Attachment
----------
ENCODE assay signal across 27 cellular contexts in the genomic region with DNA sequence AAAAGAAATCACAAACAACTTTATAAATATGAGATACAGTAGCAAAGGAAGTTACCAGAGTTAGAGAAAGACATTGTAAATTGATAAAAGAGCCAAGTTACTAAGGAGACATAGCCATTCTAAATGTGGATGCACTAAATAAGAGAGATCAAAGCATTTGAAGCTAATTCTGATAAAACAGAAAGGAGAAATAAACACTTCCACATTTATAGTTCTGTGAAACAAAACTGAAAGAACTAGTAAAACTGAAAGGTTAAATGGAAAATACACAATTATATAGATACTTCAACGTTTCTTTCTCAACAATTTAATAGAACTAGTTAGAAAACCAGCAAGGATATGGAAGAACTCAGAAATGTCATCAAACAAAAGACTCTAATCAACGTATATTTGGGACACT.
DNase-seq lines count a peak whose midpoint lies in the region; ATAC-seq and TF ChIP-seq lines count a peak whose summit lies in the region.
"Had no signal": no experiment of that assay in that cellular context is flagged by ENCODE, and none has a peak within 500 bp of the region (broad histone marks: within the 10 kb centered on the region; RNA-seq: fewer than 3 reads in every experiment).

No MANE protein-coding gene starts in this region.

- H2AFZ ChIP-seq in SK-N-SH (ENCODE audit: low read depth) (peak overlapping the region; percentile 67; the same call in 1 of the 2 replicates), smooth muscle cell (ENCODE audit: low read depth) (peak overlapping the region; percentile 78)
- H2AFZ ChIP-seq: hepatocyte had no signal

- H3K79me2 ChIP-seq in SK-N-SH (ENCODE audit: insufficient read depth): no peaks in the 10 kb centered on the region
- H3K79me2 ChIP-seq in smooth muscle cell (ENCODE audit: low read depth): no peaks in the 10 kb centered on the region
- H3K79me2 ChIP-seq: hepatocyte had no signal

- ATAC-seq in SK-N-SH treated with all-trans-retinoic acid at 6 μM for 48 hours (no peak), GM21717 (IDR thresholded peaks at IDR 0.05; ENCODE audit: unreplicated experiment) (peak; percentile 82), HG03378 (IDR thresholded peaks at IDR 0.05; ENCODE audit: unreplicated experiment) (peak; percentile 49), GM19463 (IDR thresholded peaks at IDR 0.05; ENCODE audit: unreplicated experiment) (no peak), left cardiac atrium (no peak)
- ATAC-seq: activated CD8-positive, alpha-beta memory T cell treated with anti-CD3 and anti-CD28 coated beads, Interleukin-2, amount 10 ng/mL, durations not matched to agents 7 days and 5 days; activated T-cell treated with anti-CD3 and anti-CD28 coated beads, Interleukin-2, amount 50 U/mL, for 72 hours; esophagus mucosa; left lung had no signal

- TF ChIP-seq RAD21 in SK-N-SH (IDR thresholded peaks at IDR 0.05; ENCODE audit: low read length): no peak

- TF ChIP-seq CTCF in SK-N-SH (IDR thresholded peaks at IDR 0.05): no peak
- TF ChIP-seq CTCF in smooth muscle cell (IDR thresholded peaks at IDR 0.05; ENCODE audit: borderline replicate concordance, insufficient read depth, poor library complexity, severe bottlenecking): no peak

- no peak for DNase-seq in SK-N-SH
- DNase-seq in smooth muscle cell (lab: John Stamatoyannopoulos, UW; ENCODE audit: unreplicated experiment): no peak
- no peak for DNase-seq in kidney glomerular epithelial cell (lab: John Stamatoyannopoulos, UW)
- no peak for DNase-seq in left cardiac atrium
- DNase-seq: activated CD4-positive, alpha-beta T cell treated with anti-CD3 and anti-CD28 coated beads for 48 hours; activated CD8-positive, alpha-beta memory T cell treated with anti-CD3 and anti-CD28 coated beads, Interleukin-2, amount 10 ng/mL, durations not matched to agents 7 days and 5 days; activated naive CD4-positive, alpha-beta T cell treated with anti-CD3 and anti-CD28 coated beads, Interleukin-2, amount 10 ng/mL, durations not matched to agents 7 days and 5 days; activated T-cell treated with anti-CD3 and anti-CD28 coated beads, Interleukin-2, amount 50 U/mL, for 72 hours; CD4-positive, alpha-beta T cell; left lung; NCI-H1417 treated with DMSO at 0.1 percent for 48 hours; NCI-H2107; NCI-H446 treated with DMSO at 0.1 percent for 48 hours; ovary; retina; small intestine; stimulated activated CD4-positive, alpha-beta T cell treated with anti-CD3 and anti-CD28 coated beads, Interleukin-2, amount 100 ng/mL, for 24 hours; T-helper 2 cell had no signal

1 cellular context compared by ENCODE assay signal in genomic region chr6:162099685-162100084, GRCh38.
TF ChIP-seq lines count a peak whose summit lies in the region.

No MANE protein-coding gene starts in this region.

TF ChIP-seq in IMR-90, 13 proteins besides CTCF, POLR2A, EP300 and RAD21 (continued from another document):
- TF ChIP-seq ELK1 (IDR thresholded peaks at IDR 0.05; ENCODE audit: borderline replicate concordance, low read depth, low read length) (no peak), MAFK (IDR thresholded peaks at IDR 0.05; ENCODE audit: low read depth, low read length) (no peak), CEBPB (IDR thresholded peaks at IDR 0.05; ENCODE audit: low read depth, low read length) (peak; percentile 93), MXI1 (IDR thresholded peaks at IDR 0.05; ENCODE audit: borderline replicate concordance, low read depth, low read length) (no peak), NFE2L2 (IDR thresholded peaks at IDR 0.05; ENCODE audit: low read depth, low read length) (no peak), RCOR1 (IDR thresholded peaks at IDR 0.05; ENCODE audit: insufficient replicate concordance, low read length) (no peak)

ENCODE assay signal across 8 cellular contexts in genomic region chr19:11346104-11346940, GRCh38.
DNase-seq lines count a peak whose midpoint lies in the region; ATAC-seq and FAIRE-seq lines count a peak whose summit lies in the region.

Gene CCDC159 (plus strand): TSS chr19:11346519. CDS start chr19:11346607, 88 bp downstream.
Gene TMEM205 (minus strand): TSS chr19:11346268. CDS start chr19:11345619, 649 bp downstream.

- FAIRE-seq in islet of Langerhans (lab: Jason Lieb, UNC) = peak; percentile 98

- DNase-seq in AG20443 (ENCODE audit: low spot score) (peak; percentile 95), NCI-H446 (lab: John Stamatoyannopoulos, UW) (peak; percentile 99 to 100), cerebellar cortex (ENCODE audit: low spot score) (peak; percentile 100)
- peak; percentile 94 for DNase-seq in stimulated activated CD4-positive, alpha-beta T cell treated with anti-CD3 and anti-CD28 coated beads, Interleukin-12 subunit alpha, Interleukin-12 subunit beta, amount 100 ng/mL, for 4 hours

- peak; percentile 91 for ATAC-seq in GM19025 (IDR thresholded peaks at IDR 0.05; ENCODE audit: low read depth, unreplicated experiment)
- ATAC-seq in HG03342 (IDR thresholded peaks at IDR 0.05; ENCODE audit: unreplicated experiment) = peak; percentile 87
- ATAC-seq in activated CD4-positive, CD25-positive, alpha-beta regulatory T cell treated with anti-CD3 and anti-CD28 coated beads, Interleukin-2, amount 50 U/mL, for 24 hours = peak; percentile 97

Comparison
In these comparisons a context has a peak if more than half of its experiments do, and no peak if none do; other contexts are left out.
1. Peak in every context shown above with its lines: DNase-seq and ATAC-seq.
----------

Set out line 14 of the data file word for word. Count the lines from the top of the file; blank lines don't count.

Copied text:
- TF ChIP-seq CTCF in smooth muscle cell (IDR thresholded peaks at IDR 0.05; ENCODE audit: borderline replicate concordance, insufficient read depth, poor library complexity, severe bottlenecking): no peak